• Mon. May 20th, 2024

Sen. Dianne Feinstein funeral service at San Francisco City Hall

Sen. Dianne Feinstein funeral service at San Francisco City Hall


Dianne Feinstein, her arms outstretched in celebration, in her office in San Francisco City Hall after she was elected mayor.
Dianne Feinstein, her arms outstretched in celebration, in her office in San Francisco City Hall after she was elected mayor. Nick Allen/Pictorial Parade/Archive Photos/Getty Images

Dianne Feinstein was born in San Francisco in 1933 and graduated from Stanford University in 1955.

After serving as a San Francisco County supervisor, Feinstein became the city’s mayor in 1978 in the wake of the assassination of Mayor George Moscone and Supervisor Harvey Milk, the first openly gay politician from California to be elected to office.

Feinstein rarely talked about the day when Moscone and Milk were shot, but she opened up about the tragic events in a 2017 interview with CNN’s Dana Bash.

Feinstein was on the San Francisco Board of Supervisors at the time, and assassin Dan White had been a friend and colleague of hers.

“The door to the office opened, and he came in, and I said, ‘Dan?’” Feinstein recalled. “I heard the doors slam, I heard the shots, I smelled the cordite.”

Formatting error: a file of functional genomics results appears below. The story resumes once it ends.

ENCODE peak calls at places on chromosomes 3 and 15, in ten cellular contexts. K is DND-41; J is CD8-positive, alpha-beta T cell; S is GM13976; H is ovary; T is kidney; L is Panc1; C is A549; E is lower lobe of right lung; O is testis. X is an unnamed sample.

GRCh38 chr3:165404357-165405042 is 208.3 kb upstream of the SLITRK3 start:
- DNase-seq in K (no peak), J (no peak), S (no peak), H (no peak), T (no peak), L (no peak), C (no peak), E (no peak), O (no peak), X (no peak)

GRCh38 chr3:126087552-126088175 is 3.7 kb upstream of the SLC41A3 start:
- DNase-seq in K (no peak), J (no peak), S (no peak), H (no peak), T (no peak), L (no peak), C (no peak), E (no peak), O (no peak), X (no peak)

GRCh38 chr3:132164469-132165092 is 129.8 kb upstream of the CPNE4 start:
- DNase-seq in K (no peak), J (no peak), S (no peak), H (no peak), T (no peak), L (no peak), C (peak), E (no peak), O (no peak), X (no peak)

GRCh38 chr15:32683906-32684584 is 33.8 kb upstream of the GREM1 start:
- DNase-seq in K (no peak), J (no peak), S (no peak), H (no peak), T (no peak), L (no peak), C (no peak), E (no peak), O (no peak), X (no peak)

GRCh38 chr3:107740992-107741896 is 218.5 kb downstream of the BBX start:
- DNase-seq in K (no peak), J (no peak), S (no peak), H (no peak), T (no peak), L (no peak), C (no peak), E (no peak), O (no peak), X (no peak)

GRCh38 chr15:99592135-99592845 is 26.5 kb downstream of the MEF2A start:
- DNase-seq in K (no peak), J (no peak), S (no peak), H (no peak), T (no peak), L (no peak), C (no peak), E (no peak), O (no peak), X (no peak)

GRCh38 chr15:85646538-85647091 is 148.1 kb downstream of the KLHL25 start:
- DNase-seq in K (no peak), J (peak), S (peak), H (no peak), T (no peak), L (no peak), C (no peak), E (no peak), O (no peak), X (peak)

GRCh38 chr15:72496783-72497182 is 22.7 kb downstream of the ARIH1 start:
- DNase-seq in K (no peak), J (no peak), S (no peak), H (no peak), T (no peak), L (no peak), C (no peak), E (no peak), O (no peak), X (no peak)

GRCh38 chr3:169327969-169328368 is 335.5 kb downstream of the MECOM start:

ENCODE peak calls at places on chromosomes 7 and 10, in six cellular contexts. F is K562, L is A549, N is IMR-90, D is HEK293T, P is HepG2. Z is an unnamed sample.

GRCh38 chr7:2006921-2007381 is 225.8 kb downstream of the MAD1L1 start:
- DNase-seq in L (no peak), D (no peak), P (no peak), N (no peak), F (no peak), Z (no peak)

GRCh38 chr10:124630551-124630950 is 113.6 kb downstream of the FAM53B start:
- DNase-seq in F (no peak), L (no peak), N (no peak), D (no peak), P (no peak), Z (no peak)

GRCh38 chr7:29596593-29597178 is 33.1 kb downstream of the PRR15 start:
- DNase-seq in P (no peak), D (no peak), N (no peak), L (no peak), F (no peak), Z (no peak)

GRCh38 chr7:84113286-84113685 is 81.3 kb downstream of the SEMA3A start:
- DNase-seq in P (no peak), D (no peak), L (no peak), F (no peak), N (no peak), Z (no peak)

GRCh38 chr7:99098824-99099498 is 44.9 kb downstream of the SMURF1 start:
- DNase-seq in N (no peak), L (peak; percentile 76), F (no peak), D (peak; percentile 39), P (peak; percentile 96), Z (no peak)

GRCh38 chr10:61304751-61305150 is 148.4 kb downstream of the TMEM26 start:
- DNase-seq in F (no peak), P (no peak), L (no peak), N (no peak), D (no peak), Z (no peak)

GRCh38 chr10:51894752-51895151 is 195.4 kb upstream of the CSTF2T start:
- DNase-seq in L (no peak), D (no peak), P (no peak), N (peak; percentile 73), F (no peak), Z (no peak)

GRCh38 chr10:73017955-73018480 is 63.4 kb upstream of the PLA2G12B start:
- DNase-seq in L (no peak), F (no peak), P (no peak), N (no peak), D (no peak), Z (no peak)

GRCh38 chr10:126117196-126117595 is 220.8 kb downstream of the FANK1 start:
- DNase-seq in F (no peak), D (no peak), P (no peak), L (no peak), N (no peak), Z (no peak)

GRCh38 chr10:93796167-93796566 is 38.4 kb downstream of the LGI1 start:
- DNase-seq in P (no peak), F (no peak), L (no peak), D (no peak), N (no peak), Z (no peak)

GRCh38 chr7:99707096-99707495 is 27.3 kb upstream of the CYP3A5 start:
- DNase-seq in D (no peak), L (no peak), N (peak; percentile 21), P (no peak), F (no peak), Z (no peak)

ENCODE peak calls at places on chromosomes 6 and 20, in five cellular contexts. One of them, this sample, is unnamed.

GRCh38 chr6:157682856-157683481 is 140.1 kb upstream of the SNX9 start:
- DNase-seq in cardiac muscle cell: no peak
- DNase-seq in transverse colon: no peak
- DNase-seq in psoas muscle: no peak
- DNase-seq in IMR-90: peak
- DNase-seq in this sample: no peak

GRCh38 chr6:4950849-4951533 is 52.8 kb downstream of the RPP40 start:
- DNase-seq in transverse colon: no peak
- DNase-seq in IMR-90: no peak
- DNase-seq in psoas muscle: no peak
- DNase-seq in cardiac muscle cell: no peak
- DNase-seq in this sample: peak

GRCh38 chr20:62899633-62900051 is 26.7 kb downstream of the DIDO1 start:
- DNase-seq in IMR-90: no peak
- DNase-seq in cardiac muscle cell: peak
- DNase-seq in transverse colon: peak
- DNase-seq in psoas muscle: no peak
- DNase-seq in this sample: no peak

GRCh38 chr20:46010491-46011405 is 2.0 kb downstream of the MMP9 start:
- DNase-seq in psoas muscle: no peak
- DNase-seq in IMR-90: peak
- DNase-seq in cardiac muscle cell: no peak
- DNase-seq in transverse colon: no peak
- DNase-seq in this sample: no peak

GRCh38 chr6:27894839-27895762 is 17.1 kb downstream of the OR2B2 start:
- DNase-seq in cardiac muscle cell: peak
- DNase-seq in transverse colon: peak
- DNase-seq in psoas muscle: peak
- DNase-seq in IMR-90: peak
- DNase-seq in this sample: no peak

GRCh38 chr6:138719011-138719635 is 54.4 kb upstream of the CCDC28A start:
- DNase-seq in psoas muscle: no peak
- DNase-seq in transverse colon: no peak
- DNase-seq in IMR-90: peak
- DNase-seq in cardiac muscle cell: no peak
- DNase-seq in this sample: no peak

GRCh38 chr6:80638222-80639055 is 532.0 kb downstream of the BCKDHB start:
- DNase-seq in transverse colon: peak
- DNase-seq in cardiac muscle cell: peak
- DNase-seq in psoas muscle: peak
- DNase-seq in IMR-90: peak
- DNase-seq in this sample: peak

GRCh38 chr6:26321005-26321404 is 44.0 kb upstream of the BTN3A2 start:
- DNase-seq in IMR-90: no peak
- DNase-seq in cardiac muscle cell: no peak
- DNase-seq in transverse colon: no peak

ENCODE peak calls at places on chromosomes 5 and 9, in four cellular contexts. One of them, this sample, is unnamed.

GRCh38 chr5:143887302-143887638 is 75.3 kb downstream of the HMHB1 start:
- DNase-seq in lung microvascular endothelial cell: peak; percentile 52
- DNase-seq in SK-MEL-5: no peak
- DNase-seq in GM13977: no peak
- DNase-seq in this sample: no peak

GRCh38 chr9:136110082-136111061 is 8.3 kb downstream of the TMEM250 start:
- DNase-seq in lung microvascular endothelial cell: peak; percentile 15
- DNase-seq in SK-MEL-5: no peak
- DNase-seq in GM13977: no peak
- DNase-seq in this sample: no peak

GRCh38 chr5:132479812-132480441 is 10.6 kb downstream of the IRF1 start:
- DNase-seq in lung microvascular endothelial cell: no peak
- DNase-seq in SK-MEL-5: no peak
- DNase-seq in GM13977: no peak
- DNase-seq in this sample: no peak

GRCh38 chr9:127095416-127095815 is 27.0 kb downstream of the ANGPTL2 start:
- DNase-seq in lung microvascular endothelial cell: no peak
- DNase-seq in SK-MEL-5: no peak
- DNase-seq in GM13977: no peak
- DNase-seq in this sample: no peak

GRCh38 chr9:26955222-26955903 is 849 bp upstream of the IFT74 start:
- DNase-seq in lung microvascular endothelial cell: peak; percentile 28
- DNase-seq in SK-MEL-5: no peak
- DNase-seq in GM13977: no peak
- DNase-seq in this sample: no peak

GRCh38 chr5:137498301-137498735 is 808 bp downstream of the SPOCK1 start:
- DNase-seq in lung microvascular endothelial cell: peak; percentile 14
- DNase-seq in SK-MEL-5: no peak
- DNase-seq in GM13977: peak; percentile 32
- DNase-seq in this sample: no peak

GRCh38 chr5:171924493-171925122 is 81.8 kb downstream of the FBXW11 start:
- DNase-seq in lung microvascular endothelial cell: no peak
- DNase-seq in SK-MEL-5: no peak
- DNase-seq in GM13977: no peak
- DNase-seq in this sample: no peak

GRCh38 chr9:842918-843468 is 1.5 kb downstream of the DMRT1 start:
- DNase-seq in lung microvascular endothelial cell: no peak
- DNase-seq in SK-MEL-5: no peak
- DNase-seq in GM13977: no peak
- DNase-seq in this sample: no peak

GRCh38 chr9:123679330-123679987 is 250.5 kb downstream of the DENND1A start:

It was Feinstein who announced the double assassination to the public. She was later sworn in as the first female mayor of San Francisco.

Feinstein’s pioneering career: By the time she became mayor in 1978, Feinstein had already broken one glass ceiling, becoming the first female chair of the San Francisco Board of Supervisors.

California’s first woman sent to the US Senate racked up many other firsts in Washington. Among those: She was the first woman to sit on the Senate Judiciary Committee, the first female chairwoman of the Senate Rules and Administration Committee, and the first female chair of the Senate Intelligence Committee.

Feinstein also served on the powerful Senate Appropriations Committee and held the title of ranking member of the Senate Judiciary Committee from 2017 to 2021.

In November 2022, she was poised to become president pro tempore of the Senate — third in line to the presidency — but declined to pursue the position, citing her husband’s recent death.

Feinstein reflected on her experience as a woman in politics in her 2017 interview with Bash, saying, “Look, being a woman in our society even today is difficult,” and noting, “I know it in the political area.”

The week she became the longest-serving woman in US history, Feinstein wrote in a statement that, “We went from two women senators when I ran for office in 1992 to 24 today — and I know that number will keep climbing.”

“It has been a great pleasure to watch more and more women walk the halls of the Senate,” Feinstein said in November 2022.

CNN’s Lauren Fox, Haley Talbot, Manu Raju and Shania Shelton contributed to this report.



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